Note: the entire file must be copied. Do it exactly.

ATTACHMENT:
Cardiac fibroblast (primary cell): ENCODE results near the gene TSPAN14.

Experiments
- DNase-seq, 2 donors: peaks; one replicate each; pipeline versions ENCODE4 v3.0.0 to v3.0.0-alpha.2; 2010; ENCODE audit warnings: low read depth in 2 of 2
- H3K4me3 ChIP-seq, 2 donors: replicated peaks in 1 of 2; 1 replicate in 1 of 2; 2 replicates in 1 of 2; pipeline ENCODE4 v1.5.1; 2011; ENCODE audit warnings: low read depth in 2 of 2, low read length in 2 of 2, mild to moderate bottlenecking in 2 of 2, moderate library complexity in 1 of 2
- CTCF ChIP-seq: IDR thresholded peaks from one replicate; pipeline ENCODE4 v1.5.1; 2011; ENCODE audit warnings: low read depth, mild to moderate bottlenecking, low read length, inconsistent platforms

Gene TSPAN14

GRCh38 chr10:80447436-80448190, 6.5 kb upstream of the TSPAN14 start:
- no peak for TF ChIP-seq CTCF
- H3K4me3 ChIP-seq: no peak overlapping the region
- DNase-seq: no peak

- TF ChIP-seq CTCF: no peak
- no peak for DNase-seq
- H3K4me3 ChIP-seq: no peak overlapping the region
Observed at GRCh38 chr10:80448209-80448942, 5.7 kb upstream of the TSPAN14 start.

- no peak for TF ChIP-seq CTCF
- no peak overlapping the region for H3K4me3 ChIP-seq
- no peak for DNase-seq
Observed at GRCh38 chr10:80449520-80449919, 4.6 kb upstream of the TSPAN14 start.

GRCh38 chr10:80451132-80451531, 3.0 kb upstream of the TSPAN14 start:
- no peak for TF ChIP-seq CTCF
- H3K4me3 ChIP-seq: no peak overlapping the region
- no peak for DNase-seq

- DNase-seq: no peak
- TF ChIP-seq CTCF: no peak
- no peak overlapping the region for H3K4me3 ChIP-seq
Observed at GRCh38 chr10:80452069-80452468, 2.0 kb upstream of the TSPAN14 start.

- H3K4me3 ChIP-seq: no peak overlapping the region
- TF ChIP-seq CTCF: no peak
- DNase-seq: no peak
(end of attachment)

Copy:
Cardiac fibroblast (primary cell): ENCODE results near the gene TSPAN14.

Experiments
- DNase-seq, 2 donors: peaks; one replicate each; pipeline versions ENCODE4 v3.0.0 to v3.0.0-alpha.2; 2010; ENCODE audit warnings: low read depth in 2 of 2
- H3K4me3 ChIP-seq, 2 donors: replicated peaks in 1 of 2; 1 replicate in 1 of 2; 2 replicates in 1 of 2; pipeline ENCODE4 v1.5.1; 2011; ENCODE audit warnings: low read depth in 2 of 2, low read length in 2 of 2, mild to moderate bottlenecking in 2 of 2, moderate library complexity in 1 of 2
- CTCF ChIP-seq: IDR thresholded peaks from one replicate; pipeline ENCODE4 v1.5.1; 2011; ENCODE audit warnings: low read depth, mild to moderate bottlenecking, low read length, inconsistent platforms

Gene TSPAN14

GRCh38 chr10:80447436-80448190, 6.5 kb upstream of the TSPAN14 start:
- no peak for TF ChIP-seq CTCF
- H3K4me3 ChIP-seq: no peak overlapping the region
- DNase-seq: no peak

- TF ChIP-seq CTCF: no peak
- no peak for DNase-seq
- H3K4me3 ChIP-seq: no peak overlapping the region
Observed at GRCh38 chr10:80448209-80448942, 5.7 kb upstream of the TSPAN14 start.

- no peak for TF ChIP-seq CTCF
- no peak overlapping the region for H3K4me3 ChIP-seq
- no peak for DNase-seq
Observed at GRCh38 chr10:80449520-80449919, 4.6 kb upstream of the TSPAN14 start.

GRCh38 chr10:80451132-80451531, 3.0 kb upstream of the TSPAN14 start:
- no peak for TF ChIP-seq CTCF
- H3K4me3 ChIP-seq: no peak overlapping the region
- no peak for DNase-seq

- DNase-seq: no peak
- TF ChIP-seq CTCF: no peak
- no peak overlapping the region for H3K4me3 ChIP-seq
Observed at GRCh38 chr10:80452069-80452468, 2.0 kb upstream of the TSPAN14 start.

- H3K4me3 ChIP-seq: no peak overlapping the region
- TF ChIP-seq CTCF: no peak
- DNase-seq: no peak